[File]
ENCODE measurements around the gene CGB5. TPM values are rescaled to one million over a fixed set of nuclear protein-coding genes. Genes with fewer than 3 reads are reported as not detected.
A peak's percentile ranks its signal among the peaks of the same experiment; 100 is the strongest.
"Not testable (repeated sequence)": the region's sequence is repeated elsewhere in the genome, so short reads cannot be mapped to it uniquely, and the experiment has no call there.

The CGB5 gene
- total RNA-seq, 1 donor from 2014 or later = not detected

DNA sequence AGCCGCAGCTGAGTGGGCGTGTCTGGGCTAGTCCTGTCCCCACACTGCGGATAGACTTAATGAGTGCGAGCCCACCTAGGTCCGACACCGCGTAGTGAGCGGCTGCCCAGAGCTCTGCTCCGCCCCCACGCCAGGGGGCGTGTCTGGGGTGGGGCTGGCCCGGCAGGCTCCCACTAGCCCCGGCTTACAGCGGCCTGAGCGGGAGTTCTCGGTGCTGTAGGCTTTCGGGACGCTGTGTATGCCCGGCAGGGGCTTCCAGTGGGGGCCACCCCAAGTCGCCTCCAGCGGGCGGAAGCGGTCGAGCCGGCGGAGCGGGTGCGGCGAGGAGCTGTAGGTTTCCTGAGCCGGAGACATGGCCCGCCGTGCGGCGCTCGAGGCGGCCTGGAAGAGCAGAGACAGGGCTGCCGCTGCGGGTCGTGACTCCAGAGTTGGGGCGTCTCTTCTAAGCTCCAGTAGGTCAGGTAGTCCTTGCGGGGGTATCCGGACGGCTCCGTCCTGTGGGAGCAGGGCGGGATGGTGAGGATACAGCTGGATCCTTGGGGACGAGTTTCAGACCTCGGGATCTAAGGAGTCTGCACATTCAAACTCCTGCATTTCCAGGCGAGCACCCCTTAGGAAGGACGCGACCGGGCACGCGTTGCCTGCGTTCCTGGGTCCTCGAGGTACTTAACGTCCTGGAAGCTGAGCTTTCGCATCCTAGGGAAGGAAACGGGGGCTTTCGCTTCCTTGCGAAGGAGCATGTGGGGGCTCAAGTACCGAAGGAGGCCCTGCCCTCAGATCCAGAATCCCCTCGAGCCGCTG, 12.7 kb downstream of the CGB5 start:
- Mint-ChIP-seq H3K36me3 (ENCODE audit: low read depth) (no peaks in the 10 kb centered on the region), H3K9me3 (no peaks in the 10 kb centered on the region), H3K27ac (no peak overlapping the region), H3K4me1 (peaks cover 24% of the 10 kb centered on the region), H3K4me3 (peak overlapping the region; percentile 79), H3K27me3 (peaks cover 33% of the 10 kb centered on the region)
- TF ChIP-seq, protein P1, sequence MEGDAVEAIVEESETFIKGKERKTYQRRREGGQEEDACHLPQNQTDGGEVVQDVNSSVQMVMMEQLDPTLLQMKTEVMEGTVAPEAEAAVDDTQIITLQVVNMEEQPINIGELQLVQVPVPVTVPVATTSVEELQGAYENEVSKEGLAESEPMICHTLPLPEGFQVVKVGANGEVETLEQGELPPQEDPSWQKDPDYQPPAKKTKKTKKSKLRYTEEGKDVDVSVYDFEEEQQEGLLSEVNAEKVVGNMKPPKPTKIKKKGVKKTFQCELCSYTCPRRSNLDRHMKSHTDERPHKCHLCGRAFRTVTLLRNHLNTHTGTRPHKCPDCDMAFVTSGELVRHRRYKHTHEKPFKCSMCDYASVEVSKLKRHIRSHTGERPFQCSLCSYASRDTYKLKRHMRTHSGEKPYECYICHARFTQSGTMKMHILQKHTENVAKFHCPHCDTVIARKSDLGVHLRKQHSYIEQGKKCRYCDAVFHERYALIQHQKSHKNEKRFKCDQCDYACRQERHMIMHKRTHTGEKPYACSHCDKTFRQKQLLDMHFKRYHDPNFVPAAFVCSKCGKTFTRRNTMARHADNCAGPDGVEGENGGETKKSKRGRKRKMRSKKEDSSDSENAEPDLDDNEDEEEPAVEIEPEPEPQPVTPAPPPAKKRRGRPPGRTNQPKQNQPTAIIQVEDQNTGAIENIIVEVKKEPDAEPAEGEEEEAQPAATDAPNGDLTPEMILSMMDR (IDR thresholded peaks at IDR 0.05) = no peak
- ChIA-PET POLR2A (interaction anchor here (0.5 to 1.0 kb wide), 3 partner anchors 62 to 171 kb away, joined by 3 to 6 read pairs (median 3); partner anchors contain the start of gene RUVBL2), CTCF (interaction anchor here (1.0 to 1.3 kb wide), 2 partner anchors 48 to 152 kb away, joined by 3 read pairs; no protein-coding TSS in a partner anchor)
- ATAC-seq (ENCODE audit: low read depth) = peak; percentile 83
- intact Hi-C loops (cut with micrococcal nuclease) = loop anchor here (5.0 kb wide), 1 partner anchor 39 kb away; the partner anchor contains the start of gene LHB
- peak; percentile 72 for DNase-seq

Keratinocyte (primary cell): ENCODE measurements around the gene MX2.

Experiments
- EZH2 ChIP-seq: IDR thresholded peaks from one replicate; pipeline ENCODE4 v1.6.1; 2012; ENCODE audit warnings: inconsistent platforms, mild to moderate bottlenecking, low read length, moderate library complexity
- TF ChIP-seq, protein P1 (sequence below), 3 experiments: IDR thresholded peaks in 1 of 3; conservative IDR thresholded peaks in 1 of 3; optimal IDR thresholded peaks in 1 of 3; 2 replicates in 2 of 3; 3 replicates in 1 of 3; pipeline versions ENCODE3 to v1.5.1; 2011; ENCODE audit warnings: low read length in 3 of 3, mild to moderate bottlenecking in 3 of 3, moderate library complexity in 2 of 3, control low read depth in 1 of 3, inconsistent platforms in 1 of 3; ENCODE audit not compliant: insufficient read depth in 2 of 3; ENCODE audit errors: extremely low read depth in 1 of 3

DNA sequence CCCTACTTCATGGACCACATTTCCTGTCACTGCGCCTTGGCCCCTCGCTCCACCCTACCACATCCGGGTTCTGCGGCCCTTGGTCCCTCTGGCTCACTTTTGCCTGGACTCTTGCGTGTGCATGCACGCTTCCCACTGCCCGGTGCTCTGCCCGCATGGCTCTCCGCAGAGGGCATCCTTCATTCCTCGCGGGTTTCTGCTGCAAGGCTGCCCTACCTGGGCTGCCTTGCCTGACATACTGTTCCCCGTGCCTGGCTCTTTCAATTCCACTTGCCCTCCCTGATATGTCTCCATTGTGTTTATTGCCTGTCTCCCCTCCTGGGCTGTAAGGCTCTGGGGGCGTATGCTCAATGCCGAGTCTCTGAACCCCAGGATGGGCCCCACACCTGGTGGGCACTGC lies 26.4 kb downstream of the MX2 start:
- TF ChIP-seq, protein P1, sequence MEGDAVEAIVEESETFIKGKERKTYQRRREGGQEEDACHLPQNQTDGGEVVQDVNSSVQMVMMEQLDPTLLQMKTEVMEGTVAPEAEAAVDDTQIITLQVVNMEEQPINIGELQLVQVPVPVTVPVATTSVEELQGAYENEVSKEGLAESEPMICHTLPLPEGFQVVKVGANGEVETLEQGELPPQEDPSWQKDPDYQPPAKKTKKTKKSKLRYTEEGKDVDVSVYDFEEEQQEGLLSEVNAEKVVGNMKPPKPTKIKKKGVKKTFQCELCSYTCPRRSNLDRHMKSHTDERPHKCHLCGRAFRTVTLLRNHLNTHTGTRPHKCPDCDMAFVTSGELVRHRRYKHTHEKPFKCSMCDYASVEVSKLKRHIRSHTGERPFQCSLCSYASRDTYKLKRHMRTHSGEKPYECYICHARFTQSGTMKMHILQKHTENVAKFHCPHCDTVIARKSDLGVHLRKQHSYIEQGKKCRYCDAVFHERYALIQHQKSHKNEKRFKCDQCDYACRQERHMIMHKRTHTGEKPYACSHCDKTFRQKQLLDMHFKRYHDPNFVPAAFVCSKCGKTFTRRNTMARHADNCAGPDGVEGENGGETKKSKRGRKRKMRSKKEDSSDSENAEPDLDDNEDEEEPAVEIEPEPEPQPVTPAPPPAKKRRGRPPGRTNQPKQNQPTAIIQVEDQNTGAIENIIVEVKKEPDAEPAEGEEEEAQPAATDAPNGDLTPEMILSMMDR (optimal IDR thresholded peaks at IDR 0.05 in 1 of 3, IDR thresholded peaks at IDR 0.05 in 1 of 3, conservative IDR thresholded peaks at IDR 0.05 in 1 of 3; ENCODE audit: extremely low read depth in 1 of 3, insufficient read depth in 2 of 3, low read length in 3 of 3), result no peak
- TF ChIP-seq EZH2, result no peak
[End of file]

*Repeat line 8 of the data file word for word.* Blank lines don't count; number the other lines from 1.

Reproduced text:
- TF ChIP-seq, protein P1, sequence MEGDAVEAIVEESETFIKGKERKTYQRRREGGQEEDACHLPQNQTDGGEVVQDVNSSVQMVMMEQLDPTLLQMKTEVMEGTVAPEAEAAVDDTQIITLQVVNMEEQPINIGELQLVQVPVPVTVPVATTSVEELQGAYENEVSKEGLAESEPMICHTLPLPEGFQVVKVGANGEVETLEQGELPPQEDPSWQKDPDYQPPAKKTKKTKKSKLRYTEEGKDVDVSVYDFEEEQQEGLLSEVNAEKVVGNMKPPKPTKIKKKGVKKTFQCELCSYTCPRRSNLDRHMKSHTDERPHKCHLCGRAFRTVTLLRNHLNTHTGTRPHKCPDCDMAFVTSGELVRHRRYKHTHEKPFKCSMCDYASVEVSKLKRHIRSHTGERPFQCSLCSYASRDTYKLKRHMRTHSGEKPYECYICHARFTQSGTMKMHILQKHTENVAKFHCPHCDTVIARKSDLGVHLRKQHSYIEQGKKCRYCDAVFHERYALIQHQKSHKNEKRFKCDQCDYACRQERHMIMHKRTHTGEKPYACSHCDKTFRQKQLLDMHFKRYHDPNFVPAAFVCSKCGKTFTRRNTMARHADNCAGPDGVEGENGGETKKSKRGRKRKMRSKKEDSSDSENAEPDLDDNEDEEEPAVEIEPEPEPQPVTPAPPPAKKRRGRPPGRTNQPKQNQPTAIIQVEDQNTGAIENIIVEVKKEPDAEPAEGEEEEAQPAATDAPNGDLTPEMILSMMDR (IDR thresholded peaks at IDR 0.05) = no peak